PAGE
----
• Placebo treatments provoking the production of dopamine in the treatment of Parkinsons disease suffers
  • … and so on

It’s an impressive track record for inert substances. The Placebo effect – perhaps it should be called effects – seem to depend on a mixture of conditioned response, beliefs, expectations for the patient and the kind of ritual associated with the therapist/doctor giving the treatment.

In the second episode he continues the exploration of the effects and the relationship between the placebo effect and alternative medicine by way of shamanism and sham acupuncture. Finally he discusses the ethical dimensions of balancing the placebo effect and informed patient decisions.

Ben Goldacre has a bit of a reputation as a debunker of alternative medicines in his (excellent) Bad Science column in The Guardian, but rather than being a hostile sceptic of the field his open minded and thoughtful approach is very engaging. It’s a fascinating introduction to the improbable word of the placebo and how we might make better use of it.

Practice makes perfect

There are two opportunities coming up in the Newcastle area to practice your EFT and or NLP skills.

The EFT Cafe is returning after a summer break with an exploration of a process I have been developing with clients to make resolving unpleasant memories more comfortable. EFT makes resolving traumas very straightforward and comfortable. The Stunt Double Process as I’m calling it is a way of softening the trauma resolution process still further. To find out more visit the EFT Cafe website or drop me a line.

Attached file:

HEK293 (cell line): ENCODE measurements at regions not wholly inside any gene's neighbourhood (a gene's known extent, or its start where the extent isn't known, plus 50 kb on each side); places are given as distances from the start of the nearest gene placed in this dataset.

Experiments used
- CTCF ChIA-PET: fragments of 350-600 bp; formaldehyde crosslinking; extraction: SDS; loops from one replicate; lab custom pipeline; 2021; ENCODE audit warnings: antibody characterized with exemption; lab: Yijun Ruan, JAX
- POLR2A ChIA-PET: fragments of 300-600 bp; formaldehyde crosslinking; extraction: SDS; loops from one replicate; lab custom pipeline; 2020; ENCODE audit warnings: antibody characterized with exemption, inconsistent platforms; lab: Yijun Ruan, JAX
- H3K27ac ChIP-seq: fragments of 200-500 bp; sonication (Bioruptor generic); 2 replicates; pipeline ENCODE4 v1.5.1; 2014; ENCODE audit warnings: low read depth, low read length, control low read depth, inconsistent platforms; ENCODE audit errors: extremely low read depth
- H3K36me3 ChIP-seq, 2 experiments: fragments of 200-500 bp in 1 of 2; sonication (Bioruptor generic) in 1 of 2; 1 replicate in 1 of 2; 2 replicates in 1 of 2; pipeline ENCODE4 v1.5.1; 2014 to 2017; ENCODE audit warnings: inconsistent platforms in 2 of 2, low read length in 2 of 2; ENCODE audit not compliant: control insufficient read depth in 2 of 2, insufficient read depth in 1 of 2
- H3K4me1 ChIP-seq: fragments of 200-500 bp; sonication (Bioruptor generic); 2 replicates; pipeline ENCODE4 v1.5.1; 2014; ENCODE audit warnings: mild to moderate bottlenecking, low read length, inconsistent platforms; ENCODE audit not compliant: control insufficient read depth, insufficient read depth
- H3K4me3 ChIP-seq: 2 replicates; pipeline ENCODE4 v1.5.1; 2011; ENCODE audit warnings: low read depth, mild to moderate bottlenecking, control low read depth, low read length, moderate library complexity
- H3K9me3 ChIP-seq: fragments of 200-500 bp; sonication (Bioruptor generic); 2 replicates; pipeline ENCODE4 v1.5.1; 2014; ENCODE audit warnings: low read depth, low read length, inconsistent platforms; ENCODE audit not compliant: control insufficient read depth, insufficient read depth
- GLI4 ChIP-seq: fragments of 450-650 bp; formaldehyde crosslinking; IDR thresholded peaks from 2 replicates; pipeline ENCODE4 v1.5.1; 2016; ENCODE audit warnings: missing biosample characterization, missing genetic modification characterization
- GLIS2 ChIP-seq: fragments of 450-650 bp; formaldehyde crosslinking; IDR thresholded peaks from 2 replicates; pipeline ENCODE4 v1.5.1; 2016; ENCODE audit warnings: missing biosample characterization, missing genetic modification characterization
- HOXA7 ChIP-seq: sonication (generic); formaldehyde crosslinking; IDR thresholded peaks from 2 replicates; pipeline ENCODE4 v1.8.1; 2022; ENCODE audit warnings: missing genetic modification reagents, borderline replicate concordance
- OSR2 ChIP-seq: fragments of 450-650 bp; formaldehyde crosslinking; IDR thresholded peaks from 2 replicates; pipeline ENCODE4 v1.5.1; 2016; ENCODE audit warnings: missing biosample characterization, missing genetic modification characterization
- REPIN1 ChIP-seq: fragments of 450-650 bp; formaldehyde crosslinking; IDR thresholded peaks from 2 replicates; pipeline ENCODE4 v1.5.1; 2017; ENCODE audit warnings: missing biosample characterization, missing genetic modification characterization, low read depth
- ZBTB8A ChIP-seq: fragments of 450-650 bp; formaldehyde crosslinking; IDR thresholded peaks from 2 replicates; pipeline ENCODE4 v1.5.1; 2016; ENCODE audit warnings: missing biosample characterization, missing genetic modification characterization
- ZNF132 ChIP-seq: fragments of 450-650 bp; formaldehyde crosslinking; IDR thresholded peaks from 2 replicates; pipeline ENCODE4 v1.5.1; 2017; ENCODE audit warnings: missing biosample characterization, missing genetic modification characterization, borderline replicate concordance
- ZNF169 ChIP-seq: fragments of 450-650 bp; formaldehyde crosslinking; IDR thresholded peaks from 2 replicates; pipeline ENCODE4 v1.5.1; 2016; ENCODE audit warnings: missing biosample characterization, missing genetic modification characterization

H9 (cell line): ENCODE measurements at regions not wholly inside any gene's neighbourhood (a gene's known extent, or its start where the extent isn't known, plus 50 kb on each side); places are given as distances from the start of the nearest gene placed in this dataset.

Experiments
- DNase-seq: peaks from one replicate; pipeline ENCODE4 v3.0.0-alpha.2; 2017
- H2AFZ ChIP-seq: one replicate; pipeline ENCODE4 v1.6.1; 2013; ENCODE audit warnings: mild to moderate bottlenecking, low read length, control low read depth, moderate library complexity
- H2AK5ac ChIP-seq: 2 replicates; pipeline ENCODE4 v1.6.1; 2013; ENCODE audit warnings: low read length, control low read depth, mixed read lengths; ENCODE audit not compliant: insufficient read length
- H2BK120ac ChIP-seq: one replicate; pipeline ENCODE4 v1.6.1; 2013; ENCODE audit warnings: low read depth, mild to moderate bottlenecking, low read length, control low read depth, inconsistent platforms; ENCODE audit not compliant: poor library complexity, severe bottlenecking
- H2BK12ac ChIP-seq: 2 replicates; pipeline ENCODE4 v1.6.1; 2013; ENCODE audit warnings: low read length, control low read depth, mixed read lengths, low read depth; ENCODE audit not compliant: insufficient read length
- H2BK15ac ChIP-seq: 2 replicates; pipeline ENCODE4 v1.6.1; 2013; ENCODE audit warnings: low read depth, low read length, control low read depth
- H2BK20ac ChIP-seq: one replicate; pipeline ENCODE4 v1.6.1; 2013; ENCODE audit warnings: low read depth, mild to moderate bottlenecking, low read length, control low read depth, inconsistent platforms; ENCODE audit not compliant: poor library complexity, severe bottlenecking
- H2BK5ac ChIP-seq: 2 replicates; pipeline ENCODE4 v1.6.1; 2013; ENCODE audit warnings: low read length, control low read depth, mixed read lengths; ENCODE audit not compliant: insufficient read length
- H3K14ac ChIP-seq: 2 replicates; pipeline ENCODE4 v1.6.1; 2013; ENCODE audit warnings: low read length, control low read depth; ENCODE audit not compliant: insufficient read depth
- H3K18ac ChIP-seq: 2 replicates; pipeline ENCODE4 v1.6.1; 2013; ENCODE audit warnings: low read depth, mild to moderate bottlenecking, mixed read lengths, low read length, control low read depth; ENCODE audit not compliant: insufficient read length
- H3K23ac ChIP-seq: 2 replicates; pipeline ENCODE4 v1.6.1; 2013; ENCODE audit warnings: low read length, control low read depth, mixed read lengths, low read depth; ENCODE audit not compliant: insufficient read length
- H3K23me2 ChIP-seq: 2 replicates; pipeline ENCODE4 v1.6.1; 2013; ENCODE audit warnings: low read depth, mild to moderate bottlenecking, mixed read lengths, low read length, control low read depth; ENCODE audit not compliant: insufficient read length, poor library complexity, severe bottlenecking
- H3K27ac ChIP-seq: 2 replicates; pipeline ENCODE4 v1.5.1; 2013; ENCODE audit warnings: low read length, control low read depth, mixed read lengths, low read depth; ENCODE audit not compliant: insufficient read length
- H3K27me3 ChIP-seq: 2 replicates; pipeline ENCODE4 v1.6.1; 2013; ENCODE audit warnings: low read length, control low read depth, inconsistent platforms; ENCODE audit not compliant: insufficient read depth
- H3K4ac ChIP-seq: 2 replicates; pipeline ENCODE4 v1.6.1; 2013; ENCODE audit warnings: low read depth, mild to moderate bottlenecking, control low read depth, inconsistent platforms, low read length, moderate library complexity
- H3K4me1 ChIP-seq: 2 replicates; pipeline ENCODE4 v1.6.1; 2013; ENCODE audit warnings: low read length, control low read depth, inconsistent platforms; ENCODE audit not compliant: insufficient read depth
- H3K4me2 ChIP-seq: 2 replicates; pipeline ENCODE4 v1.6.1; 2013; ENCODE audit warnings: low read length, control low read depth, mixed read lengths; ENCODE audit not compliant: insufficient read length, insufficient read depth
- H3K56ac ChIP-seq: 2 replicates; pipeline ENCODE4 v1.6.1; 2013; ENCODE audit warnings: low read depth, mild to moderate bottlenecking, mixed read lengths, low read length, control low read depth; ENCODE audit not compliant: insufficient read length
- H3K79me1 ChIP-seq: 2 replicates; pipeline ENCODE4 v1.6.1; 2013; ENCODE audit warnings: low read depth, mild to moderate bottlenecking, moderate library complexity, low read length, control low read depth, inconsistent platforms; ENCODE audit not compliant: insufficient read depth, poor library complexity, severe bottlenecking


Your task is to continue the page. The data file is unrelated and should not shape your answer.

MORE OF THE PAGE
The NLP Cafe is also restarting after a summer lull. Appropriately the first meeting will be around the theme of Procrastination and Getting Things Done using NLP. The NLP Cafe is a structure NLP Practice group we meet monthly to explore different ways of using NLP to improve our lives. This meeting is on September 16th at 7pm at St Oswald’s Hospice Teaching Centre in Newcastle. Visit the NLP Cafe site for more information.